Russian military officials claim that “more than 1,500 junior specialists” from Tajikistan are now studying in Russian military schools, where they are learning to operate the new weapons systems going to the Russian base there (Nezavisimaya Gazeta, May 28). This comes as Moscow ramps up its general military assistance program to Dushanbe, which (officially) has been running at more than $20 million a year (see EDM, August 14, 2013)—a large sum given that the Tajik army has fewer than 85,000 active personnel. The actual military aid figure is almost certainly many times higher than reported, but that information remains classified.
The Russian government is taking these steps out of fear that the situation in Tajikistan may be near collapse but also because it hopes to use expanded military-military ties in order to boost expand Moscow’s regional power. On the one hand, as Russian analysts have pointed out, Tajikistan is incapable of defending itself on its own and desperately needs Moscow’s assistance, making it ever more willing to make concessions (Centrasia.ru as cited in Windowoneurasia2.blogspot.com, June 11, 2015; Nezavisimaya Gazeta, October 12, 2018). Dushanbe lacks the money to pay for a serious defense force and its army is beset by corruption, disloyalty and even openly Islamist elements (Centrasia.ru as cited in Euromaidan Press, August 30, 2017). Its population is so influenced by Islamist groups that the regime has even begun to maintain a census of those supporting the radicals, including the more than a thousand who have fought for the Islamic State in the Middle East (Islamsng.com, January 23, 2017). It has called home all Muslims studying in madrassahs abroad and closed more than 700 inside the country; it has even shut down Friday prayers in some mosques lest they become places for Islamist recruitment (Islamsng.com, January 24, 2017; Svobodnaya Pressa, May 30, 2019). Moreover, it already faces revolts in its mountainous south, near the Afghan border, and in its prisons (EurasiaNet, November 7, 2018; Tajikta.tj, November 9, 2018; Akhbor-rus.com, Fergananews.com, November 8, 2018).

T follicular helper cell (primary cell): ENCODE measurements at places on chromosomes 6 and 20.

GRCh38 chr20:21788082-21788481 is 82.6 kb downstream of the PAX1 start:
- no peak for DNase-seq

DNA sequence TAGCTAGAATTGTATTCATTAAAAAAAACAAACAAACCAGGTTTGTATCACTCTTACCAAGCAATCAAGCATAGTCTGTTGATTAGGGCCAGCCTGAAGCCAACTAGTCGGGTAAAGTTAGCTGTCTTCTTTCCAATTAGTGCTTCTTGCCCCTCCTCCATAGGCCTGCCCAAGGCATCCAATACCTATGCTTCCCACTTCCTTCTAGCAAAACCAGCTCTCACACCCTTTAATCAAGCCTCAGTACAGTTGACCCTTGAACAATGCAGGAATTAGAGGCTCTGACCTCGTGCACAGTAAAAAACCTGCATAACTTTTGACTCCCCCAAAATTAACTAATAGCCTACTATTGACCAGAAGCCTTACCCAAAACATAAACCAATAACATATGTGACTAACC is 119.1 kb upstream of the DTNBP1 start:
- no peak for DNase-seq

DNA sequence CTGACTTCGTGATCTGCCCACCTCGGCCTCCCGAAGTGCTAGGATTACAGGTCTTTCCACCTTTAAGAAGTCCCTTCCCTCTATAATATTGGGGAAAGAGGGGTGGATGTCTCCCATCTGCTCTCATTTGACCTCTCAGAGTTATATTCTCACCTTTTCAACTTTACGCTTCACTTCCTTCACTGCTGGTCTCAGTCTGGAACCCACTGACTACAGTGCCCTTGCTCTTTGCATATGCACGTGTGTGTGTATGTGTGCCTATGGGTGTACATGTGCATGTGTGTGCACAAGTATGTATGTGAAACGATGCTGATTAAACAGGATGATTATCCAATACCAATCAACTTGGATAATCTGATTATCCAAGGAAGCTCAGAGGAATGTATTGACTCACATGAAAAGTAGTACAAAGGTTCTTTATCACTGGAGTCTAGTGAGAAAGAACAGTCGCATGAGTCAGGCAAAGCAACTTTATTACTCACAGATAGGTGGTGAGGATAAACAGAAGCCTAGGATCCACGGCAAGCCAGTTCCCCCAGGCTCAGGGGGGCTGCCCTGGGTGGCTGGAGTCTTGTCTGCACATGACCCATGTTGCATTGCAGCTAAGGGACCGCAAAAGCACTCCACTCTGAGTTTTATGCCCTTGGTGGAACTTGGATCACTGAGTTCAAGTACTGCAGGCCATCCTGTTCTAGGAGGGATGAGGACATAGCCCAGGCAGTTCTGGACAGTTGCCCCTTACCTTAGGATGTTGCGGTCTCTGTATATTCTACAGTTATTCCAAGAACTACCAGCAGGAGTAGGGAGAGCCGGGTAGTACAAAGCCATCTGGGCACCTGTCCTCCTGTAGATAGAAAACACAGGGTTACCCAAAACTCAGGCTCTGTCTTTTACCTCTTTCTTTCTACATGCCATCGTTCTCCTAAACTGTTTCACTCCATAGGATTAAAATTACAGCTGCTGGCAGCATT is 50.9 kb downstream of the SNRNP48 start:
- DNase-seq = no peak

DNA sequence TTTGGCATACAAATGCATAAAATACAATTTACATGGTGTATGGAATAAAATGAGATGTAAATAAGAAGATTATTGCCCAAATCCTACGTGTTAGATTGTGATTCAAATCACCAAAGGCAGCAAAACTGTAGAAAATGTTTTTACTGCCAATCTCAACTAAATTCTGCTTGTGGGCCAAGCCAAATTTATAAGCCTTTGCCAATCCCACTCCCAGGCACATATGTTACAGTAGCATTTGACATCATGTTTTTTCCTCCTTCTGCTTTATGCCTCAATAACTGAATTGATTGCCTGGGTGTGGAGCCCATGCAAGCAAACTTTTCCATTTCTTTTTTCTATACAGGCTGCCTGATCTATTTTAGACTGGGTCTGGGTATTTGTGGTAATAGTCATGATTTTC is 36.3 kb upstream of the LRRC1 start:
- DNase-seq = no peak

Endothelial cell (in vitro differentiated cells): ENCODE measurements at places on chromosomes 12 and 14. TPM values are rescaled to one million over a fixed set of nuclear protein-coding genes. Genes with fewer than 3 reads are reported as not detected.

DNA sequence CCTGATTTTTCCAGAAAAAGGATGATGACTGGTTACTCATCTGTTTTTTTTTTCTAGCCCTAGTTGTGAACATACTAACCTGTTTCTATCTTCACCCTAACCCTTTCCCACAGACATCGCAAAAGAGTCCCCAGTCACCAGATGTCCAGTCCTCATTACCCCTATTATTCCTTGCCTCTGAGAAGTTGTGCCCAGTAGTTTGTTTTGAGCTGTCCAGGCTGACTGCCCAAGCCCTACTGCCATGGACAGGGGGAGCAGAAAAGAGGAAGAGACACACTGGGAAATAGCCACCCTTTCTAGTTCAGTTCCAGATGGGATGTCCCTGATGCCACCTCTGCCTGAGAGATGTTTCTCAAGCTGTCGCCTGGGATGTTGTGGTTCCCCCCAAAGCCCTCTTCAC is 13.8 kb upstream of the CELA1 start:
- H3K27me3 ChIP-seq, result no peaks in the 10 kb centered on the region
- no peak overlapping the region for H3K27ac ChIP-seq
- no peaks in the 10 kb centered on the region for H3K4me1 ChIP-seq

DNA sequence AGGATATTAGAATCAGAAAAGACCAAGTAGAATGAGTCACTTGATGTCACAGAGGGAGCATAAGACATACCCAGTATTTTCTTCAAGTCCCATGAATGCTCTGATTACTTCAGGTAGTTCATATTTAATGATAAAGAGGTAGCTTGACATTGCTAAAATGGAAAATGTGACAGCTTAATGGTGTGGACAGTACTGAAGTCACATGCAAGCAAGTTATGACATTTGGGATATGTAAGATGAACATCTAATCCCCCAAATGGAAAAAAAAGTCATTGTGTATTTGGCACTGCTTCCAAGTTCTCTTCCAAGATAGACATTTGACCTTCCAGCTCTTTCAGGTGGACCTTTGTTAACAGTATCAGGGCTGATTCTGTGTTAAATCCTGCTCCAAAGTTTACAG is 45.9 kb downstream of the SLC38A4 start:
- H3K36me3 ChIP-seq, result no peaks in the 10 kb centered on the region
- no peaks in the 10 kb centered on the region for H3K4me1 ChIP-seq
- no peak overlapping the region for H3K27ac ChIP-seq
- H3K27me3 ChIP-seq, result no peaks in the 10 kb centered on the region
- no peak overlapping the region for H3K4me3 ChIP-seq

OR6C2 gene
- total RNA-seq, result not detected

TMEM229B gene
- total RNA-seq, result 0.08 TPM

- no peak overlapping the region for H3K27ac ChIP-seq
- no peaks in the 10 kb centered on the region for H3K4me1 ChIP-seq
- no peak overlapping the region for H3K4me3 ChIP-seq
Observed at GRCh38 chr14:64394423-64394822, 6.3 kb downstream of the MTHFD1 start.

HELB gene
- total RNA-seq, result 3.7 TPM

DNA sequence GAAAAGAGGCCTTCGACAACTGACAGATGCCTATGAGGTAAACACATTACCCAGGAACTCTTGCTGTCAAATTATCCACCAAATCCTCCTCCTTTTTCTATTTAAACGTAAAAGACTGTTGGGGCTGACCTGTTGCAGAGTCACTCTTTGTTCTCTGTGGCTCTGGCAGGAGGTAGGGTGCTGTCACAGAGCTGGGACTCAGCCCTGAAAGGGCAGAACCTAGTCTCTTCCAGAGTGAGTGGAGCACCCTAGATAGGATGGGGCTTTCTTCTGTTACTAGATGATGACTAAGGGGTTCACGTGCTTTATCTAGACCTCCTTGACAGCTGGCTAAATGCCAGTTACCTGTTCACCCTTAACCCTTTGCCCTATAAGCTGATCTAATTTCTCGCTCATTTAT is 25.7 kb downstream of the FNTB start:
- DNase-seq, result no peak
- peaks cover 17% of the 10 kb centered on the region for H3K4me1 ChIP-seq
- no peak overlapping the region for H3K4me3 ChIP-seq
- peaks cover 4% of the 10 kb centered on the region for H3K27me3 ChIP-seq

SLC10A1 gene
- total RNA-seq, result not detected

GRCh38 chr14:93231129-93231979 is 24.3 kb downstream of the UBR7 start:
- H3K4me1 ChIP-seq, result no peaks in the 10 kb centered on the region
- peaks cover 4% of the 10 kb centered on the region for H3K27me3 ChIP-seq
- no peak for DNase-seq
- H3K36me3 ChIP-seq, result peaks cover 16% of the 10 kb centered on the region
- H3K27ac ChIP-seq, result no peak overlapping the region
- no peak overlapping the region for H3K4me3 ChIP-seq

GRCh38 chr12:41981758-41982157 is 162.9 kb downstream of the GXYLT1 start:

And on the other, because Dushanbe feels compelled to make concessions regarding Russian control over its armed forces, Moscow sees this as a chance to expand its domination there in ways that recall its control over the Soviet bloc states. What makes this especially interesting is that the history of the development of Tajikistan’s military after 1991 differs considerably from other former Soviet countries. Elsewhere, the newly independent states absorbed what had been Soviet bases and built their armies around them. In Tajikistan, however, because of the civil war, the Russian base remained in Dushanbe, and the Tajikistani government began to build its own Armed Forces from scratch, but only in 1993. That gave some hope that its military would not conform as much to Soviet standards as the others or be influenced or controlled by Moscow (I. Usmon, Sulkhnoma, 2001). But now Moscow is moving to reverse the consequences of that history, something that may give Moscow hope but could set off alarm bells elsewhere.